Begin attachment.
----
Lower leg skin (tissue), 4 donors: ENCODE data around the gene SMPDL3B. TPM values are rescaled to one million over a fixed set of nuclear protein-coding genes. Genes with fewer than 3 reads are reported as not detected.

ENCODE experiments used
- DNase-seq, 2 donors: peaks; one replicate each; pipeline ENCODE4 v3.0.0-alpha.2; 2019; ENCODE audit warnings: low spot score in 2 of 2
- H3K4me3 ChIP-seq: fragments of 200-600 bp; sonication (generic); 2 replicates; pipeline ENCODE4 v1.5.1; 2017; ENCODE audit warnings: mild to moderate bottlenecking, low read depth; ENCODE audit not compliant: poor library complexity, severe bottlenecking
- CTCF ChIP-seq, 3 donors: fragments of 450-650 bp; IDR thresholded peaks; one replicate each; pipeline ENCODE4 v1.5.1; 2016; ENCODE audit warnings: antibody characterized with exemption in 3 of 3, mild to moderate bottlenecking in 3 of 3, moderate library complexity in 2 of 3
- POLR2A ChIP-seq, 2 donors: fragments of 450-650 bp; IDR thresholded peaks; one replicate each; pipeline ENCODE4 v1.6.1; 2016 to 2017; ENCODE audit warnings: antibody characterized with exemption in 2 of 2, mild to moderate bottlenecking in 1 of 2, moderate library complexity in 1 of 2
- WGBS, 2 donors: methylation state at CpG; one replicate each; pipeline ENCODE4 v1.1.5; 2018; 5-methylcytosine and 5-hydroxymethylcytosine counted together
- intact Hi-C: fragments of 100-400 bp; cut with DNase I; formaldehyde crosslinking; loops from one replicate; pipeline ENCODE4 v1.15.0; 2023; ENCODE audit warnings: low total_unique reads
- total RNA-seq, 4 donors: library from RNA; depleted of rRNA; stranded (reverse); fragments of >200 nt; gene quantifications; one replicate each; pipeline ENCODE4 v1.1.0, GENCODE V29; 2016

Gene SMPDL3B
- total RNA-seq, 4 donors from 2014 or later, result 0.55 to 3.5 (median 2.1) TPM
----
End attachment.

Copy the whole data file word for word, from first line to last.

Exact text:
Lower leg skin (tissue), 4 donors: ENCODE data around the gene SMPDL3B. TPM values are rescaled to one million over a fixed set of nuclear protein-coding genes. Genes with fewer than 3 reads are reported as not detected.

ENCODE experiments used
- DNase-seq, 2 donors: peaks; one replicate each; pipeline ENCODE4 v3.0.0-alpha.2; 2019; ENCODE audit warnings: low spot score in 2 of 2
- H3K4me3 ChIP-seq: fragments of 200-600 bp; sonication (generic); 2 replicates; pipeline ENCODE4 v1.5.1; 2017; ENCODE audit warnings: mild to moderate bottlenecking, low read depth; ENCODE audit not compliant: poor library complexity, severe bottlenecking
- CTCF ChIP-seq, 3 donors: fragments of 450-650 bp; IDR thresholded peaks; one replicate each; pipeline ENCODE4 v1.5.1; 2016; ENCODE audit warnings: antibody characterized with exemption in 3 of 3, mild to moderate bottlenecking in 3 of 3, moderate library complexity in 2 of 3
- POLR2A ChIP-seq, 2 donors: fragments of 450-650 bp; IDR thresholded peaks; one replicate each; pipeline ENCODE4 v1.6.1; 2016 to 2017; ENCODE audit warnings: antibody characterized with exemption in 2 of 2, mild to moderate bottlenecking in 1 of 2, moderate library complexity in 1 of 2
- WGBS, 2 donors: methylation state at CpG; one replicate each; pipeline ENCODE4 v1.1.5; 2018; 5-methylcytosine and 5-hydroxymethylcytosine counted together
- intact Hi-C: fragments of 100-400 bp; cut with DNase I; formaldehyde crosslinking; loops from one replicate; pipeline ENCODE4 v1.15.0; 2023; ENCODE audit warnings: low total_unique reads
- total RNA-seq, 4 donors: library from RNA; depleted of rRNA; stranded (reverse); fragments of >200 nt; gene quantifications; one replicate each; pipeline ENCODE4 v1.1.0, GENCODE V29; 2016

Gene SMPDL3B
- total RNA-seq, 4 donors from 2014 or later, result 0.55 to 3.5 (median 2.1) TPM